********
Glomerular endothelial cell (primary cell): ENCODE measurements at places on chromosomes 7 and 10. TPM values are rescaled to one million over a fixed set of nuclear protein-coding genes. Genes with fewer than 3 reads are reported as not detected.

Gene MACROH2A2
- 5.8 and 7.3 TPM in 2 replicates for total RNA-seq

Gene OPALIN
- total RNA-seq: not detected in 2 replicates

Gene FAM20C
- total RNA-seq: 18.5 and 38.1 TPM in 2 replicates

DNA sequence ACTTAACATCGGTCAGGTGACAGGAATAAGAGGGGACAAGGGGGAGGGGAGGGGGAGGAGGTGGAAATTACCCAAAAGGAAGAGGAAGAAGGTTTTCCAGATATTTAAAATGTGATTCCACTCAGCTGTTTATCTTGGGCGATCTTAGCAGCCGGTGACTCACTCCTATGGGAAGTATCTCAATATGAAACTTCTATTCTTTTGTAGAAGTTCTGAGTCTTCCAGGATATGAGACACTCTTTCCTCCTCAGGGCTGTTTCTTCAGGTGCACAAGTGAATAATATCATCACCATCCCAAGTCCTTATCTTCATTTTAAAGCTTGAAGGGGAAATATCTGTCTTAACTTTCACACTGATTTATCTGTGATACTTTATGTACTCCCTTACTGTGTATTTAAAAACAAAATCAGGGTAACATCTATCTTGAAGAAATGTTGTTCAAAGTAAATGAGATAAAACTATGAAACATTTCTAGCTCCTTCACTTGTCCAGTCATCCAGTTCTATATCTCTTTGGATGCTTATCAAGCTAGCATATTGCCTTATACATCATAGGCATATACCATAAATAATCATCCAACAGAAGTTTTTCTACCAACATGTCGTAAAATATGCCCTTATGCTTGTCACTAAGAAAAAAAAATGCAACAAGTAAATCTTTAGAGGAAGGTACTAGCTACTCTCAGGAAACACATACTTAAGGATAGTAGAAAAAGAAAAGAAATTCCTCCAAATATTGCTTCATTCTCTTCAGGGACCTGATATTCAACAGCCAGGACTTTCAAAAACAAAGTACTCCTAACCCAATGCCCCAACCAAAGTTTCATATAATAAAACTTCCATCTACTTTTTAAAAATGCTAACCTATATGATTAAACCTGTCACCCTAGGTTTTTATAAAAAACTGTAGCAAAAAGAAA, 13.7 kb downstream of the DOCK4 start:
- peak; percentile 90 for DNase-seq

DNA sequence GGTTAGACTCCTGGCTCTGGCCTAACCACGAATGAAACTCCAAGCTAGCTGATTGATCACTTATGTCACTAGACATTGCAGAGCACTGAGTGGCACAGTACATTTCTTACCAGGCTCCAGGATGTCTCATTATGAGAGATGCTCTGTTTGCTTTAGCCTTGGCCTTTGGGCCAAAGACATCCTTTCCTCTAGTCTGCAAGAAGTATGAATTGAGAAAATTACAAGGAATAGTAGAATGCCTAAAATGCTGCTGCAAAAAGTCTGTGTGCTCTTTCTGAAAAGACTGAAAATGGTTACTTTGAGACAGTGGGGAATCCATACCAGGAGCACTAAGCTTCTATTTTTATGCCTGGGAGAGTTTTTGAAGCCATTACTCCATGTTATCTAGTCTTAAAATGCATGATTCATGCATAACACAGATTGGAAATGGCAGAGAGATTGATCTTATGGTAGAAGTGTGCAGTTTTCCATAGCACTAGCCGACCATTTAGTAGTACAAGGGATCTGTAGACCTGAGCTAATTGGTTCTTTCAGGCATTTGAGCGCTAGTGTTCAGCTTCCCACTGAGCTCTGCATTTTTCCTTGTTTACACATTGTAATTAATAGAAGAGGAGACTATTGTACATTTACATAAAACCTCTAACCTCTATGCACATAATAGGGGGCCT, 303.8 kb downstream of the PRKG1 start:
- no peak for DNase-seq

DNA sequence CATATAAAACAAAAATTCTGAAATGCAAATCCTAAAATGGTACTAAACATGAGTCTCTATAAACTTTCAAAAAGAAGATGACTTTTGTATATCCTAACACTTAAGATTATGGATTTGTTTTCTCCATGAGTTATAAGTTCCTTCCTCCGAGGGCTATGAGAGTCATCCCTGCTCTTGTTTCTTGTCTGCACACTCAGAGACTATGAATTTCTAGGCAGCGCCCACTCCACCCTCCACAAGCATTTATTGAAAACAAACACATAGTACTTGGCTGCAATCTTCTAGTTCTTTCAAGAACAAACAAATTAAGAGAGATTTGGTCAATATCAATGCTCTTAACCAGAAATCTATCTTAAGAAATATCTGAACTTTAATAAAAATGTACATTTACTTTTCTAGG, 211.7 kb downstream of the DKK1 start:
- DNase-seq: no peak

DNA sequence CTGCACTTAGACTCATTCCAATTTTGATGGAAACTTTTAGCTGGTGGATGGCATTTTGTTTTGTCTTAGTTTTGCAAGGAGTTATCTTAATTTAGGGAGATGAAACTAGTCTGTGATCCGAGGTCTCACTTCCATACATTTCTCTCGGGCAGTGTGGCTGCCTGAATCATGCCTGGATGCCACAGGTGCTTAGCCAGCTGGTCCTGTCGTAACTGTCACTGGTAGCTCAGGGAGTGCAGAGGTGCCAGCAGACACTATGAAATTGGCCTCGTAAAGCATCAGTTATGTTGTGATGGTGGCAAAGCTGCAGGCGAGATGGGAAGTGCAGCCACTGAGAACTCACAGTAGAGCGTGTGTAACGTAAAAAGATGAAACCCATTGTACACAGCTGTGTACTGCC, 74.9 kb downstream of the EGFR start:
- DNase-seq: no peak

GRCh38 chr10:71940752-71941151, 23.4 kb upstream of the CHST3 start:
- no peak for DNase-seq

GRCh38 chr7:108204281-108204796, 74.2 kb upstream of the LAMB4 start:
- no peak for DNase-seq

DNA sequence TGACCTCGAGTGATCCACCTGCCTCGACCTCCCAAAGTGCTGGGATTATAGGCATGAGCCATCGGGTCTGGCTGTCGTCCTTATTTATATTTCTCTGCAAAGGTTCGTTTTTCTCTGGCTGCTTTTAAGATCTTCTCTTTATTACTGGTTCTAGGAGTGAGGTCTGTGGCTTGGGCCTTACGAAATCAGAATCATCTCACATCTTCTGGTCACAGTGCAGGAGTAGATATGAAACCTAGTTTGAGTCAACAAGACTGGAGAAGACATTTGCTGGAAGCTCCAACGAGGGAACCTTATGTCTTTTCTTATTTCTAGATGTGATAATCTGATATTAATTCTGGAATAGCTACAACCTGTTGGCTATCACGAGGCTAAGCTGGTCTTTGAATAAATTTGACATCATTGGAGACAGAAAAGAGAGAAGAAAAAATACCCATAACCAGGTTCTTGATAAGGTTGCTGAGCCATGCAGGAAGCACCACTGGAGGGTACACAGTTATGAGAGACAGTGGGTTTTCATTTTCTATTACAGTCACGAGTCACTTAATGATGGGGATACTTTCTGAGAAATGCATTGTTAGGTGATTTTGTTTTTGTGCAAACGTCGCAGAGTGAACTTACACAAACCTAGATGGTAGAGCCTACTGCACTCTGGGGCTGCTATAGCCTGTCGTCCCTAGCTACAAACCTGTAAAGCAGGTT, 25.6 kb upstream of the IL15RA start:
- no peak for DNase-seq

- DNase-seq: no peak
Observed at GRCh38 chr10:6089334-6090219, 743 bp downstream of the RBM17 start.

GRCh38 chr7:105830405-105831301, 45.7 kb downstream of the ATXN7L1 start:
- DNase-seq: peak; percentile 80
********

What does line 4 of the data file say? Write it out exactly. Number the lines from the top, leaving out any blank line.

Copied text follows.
Gene OPALIN